La caída de la casa de Murdoch

NUEVA YORK – Durante los cuatro decenios transcurridos desde que el caso Watergate hundió al Presidente de los Estados Unidos Richard Nixon, los políticos han pasado por alto repetidas veces la enseñanza principal que se desprendió de aquel escándalo: el encubrimiento es peor que el delito. Como Nixon, han pagado un precio mayor por el ocultamiento que por sus propias fechorías.

Ahora, por una vez, llega un escándalo que contraviene esa regla: el caso de las escuchas telefónicas ilegales en el Reino Unido, que ha sacudido la política británica hasta sus cimientos. En el último decenio, el periódico sensacionalista The News of the World, propiedad de la News Corporación de Rupert Murdoch, puso la mira en los mensajes por teléfono de 4.000 personas. En la lista figuran no sólo miembros de la realeza, famosos y otras personas muy importantes, sino también familias de militares fallecidos en el Afganistán y el Iraq y de víctimas del ataque terrorista de julio de 2005 en Londres.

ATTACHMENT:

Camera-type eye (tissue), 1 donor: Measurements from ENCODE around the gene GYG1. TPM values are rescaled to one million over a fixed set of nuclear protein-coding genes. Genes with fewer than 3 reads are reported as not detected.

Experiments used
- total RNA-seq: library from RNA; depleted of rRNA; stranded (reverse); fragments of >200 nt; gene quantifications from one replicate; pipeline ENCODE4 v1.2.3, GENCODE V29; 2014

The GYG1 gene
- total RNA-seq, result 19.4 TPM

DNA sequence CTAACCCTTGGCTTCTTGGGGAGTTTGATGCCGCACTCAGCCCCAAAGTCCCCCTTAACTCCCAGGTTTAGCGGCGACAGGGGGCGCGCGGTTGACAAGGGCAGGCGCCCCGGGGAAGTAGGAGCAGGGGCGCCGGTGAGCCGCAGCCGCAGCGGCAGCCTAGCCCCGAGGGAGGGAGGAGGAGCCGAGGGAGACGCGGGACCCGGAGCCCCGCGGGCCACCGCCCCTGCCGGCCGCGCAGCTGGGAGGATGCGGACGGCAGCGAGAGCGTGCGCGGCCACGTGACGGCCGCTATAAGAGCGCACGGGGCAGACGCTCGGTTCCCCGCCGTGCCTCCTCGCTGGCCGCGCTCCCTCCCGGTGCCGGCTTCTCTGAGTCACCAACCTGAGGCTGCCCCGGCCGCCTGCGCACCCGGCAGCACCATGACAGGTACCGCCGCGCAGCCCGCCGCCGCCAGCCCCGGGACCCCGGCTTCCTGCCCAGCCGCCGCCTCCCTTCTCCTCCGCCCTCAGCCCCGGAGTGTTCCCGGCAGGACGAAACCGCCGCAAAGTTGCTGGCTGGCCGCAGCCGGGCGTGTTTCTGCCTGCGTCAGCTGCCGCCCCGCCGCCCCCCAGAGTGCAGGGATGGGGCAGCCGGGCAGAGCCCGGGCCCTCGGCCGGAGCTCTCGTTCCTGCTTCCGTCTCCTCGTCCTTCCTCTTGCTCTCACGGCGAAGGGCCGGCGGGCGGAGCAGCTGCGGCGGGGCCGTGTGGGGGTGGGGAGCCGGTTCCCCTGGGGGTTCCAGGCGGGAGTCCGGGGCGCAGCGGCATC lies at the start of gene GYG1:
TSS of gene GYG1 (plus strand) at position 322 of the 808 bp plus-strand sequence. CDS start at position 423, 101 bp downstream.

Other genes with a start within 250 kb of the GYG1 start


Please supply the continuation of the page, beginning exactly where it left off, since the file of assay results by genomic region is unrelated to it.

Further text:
Se descubrió todo cuando The Guardián informó de que el periódico sensacionalista había escuchado ilegalmente los mensajes recibidos en el teléfono de la niña de 13 años Milly Dowler, al parecer con la esperanza de obtener alguna expresión privada de aflicción o desesperación de sus familiares para publicarla en  primera página. Cuando, seis meses después, se descubrió el cuerpo asesinado de la niña, la familia y la policía pensaban que podía estar aún con vida, porque los periodistas de The News of the World borraban mensajes cuando el buzón de su teléfono se llenaba. (Según Scotland Yard, los gacetilleros de Murdoch también sobornaron, al parecer, a agentes de policía de nivel medio para obtener información.)

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